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"Body Language": The Skin Speaks In Tattoos

Review of Body Language at The Burke Museum

Written by Teen Writer Olivia Qi and edited by Disha Cattamanchi

Body Language2 Credit Aaron Leon

After centuries of suppression, the Indigenous American art of tattooing is resurging. Native people are increasingly getting traditional tattoos that empower and connect them to their heritage; the exhibit Body Language at the Burke Museum of Natural History and Culture spotlights this movement. Body Language: Reawakening Cultural Tattooing of the Northwest is guest-curated by Dion Kaszas, a Nlaka'pamux cultural tattoo practitioner. The exhibit features tattooers from the Tlingit, Nisga’a, Naida, Heiltsuk, and Nlaka’pamux tribes. It effectively, albeit repetitively, teaches the viewer about tattoo art’s resilience and practitioners through photos, artifacts, and plenty of wall text.

Body Language is laid out to teach the viewer of the history of Native tattooing, before focusing on its significance in the modern age. The exhibit’s first section is hardly about tattoos—it’s about boarding schools, crests, potlatches, myths, and labret piercings. Pairing physical artifacts with photos and text, the exhibit paints a picture of the culturally rich and socially complex lives of Native people on the Northwest coast.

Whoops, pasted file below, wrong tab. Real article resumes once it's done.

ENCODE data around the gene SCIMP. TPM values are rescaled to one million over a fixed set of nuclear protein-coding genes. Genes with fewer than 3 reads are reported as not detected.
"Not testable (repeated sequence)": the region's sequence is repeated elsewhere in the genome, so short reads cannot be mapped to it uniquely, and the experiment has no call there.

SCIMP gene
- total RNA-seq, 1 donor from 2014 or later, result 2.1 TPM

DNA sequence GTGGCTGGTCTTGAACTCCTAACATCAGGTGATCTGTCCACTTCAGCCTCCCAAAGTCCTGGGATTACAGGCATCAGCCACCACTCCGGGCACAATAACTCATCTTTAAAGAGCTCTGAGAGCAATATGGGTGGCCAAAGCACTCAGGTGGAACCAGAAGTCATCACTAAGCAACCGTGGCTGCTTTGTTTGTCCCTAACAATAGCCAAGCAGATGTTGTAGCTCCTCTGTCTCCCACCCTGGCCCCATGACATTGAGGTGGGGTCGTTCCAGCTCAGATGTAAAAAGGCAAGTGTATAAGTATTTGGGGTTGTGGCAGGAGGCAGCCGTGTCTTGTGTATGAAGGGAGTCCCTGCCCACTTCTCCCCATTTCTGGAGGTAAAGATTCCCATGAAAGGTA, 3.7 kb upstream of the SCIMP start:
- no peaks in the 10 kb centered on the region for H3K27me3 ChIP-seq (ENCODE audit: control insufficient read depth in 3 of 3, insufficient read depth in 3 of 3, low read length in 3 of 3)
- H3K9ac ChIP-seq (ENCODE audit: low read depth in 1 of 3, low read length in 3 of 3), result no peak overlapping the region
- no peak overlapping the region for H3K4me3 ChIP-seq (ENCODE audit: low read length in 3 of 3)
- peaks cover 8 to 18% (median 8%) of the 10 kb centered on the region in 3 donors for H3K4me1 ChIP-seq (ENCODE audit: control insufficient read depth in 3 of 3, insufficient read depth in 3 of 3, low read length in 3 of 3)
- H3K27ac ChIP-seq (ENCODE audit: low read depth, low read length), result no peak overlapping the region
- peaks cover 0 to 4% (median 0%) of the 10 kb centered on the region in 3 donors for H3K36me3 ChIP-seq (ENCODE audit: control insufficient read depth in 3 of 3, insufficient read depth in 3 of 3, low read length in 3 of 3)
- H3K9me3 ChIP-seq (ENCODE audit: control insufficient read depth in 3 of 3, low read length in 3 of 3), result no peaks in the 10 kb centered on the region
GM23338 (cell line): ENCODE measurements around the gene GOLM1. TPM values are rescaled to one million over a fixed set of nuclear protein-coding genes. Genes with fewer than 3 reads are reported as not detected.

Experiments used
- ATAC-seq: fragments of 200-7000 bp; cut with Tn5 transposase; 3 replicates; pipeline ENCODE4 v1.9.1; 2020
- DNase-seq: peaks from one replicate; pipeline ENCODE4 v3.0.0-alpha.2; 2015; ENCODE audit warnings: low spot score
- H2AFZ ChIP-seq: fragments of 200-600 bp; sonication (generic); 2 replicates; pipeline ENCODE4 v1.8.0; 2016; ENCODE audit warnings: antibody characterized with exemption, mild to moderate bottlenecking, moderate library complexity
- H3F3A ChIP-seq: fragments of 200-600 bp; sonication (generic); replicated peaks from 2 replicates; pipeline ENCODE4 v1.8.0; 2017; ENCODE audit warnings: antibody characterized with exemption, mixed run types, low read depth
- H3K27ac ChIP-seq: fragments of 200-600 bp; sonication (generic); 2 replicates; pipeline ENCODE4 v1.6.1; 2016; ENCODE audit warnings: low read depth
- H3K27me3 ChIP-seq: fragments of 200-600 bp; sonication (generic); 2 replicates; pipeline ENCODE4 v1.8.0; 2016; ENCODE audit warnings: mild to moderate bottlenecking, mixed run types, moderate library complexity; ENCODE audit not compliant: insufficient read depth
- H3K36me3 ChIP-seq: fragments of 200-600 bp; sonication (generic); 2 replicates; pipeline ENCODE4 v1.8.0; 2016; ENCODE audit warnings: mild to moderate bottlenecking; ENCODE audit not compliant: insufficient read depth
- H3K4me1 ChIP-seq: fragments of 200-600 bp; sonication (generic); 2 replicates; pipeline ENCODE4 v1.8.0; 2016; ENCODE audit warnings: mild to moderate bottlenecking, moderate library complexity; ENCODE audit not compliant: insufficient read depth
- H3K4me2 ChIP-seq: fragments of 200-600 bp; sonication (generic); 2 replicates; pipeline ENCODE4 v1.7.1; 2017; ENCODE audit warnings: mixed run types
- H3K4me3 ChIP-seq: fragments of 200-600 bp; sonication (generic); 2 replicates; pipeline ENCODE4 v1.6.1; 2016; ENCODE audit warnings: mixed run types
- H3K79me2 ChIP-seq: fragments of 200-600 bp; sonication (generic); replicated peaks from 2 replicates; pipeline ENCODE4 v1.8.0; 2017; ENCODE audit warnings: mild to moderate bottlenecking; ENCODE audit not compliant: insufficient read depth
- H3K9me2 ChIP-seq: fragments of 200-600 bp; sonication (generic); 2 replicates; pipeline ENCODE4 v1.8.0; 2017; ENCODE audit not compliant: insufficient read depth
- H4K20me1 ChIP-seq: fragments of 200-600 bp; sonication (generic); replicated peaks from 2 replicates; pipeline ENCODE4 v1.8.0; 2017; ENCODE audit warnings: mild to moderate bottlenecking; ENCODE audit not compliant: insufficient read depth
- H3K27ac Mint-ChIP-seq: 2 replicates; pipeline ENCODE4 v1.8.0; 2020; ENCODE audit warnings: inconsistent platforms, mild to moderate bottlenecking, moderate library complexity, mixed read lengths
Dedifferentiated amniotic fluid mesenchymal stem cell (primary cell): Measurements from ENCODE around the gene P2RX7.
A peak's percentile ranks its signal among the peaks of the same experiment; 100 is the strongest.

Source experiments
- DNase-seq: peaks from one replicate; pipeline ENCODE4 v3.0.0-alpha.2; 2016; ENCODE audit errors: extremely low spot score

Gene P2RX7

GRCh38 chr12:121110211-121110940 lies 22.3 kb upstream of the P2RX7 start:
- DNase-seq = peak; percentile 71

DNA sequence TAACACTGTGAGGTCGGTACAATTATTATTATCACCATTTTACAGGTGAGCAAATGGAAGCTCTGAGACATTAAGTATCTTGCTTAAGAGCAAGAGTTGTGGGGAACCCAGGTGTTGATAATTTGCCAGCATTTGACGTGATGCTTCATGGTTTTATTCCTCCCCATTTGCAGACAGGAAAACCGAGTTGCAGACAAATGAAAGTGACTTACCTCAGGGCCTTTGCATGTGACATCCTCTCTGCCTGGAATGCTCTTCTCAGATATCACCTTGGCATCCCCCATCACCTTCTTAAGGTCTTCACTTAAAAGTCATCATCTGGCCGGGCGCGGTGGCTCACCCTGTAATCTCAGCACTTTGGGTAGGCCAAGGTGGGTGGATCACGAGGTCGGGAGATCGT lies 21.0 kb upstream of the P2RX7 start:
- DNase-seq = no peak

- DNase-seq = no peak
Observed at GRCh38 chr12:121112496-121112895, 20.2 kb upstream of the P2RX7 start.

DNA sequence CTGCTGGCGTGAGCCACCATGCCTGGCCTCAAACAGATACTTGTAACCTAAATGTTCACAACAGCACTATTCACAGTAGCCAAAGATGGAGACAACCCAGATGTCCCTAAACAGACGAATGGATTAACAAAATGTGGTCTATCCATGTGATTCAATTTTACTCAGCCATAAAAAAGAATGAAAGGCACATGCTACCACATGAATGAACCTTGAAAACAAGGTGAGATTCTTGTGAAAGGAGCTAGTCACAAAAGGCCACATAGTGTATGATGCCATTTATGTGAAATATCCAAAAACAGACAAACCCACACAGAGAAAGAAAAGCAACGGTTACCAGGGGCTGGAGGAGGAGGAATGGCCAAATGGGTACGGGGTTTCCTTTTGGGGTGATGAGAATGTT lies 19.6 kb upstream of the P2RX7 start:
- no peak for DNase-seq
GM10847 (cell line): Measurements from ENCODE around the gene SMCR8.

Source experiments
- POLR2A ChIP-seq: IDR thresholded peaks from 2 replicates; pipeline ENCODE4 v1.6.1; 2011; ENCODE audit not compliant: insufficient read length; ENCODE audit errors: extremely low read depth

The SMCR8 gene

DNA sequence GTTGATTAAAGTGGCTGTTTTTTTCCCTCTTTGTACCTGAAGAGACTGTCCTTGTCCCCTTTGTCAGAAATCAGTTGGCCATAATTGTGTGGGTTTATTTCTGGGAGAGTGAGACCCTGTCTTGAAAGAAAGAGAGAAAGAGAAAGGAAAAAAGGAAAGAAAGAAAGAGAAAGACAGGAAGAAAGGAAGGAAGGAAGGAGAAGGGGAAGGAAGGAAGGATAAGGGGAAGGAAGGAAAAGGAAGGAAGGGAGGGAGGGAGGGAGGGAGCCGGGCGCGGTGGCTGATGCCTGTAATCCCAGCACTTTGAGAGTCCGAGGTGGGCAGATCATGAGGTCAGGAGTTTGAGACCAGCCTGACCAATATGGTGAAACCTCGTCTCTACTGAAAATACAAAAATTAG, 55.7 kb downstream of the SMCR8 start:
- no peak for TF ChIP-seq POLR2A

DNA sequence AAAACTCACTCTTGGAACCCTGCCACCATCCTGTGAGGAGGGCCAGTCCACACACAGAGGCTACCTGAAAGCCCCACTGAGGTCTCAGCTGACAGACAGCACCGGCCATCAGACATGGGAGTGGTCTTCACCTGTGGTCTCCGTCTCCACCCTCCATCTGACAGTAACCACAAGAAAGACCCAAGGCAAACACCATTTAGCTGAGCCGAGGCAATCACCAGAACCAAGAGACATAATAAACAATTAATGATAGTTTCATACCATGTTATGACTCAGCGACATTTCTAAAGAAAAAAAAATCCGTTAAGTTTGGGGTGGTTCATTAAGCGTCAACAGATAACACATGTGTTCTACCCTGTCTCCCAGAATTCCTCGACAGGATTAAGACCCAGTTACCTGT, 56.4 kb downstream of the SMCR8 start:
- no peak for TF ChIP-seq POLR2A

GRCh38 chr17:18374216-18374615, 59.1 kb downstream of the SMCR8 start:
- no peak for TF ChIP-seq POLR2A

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Tan Dun Conducts His "Buddha Passion" at Seattle Symphony

Review of Tan Dun Buddha Passion at the Seattle Symphony

Written by Teen Writer Olivia Qi and edited by Teen Editor Kyle Gerstel

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Epic, exciting, and innovative, Tan Dun’s 2018 masterpiece Buddha Passion refuses to be categorized. It’s an oratorio—a huge musical work for orchestra and voices, typically religious and without costumes, sets, and staging—but it’s almost an opera as well. It’s Western classical music, but it’s also Eastern religious music. It’s sung in Chinese and Sanskrit by both white and Asian musicians in America. It’s ancient and avant-garde, simple and opulent, lyrical and percussive. The massive work, which calls for a full adult choir, children’s choir, symphony, five singers, and a dancer, is a patchwork of inspirations working in harmony to preach love, forgiveness, sacrifice, and salvation.

It’s little wonder that Buddha Passion is a fusion of many styles as the composer is a man of many labels. The Seattle Symphony describes the Chinese-born, American-based Tan Dun as a “shaman and showman,” and he’s also a prolific composer and conductor.

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Experimenting with Environmental Anthropology in "Laboratory for Other Worlds"

Review of Laboratory for Other Worlds at the Bellevue Arts Museum

Written by Teen Writer Olivia Qi and edited by Teen Editor Aamina Mughal